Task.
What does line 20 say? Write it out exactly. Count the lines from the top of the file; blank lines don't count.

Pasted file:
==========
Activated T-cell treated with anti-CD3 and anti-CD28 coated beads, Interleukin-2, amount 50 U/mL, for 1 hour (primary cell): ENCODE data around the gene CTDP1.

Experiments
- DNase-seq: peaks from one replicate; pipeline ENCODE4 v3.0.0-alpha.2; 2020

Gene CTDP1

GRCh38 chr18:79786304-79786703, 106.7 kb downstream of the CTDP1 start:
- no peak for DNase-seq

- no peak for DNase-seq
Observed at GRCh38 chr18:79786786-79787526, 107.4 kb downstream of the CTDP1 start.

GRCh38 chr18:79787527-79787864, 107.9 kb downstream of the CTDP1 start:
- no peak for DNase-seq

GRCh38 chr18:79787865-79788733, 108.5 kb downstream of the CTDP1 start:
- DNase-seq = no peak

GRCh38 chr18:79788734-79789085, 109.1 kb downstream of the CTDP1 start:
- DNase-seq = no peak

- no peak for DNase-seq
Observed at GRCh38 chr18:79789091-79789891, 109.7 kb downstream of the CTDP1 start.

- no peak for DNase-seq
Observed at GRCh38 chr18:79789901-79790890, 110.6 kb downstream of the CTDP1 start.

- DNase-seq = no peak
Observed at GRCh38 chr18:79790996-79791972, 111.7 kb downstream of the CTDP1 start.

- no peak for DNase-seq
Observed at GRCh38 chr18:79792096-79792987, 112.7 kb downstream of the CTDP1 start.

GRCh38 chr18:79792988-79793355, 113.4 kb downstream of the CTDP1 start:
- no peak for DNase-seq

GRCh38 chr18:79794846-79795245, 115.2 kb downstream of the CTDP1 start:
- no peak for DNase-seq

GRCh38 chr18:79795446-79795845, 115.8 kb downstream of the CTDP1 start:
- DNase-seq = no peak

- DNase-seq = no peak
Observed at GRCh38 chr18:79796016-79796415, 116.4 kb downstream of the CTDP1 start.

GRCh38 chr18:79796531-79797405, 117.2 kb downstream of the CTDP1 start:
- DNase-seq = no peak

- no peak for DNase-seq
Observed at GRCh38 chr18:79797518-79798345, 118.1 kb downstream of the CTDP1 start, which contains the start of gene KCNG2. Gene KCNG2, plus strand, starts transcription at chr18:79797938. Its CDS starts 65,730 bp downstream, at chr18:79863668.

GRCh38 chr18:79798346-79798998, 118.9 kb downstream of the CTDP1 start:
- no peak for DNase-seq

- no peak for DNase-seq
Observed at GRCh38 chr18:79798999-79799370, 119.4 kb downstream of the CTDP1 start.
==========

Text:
Observed at GRCh38 chr18:79790996-79791972, 111.7 kb downstream of the CTDP1 start.